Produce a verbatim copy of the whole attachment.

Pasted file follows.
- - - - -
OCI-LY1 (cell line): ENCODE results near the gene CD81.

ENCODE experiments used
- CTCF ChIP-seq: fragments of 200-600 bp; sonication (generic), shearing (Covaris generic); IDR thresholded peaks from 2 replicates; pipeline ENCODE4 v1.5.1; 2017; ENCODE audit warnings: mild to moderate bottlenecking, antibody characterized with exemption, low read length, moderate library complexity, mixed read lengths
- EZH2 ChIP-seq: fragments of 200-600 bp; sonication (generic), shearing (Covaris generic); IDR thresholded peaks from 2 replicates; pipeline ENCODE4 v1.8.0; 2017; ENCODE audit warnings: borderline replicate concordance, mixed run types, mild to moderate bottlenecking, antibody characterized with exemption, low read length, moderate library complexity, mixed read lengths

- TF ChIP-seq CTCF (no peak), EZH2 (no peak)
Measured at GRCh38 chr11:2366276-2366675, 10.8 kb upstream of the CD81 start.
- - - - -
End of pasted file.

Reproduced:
OCI-LY1 (cell line): ENCODE results near the gene CD81.

ENCODE experiments used
- CTCF ChIP-seq: fragments of 200-600 bp; sonication (generic), shearing (Covaris generic); IDR thresholded peaks from 2 replicates; pipeline ENCODE4 v1.5.1; 2017; ENCODE audit warnings: mild to moderate bottlenecking, antibody characterized with exemption, low read length, moderate library complexity, mixed read lengths
- EZH2 ChIP-seq: fragments of 200-600 bp; sonication (generic), shearing (Covaris generic); IDR thresholded peaks from 2 replicates; pipeline ENCODE4 v1.8.0; 2017; ENCODE audit warnings: borderline replicate concordance, mixed run types, mild to moderate bottlenecking, antibody characterized with exemption, low read length, moderate library complexity, mixed read lengths

- TF ChIP-seq CTCF (no peak), EZH2 (no peak)
Measured at GRCh38 chr11:2366276-2366675, 10.8 kb upstream of the CD81 start.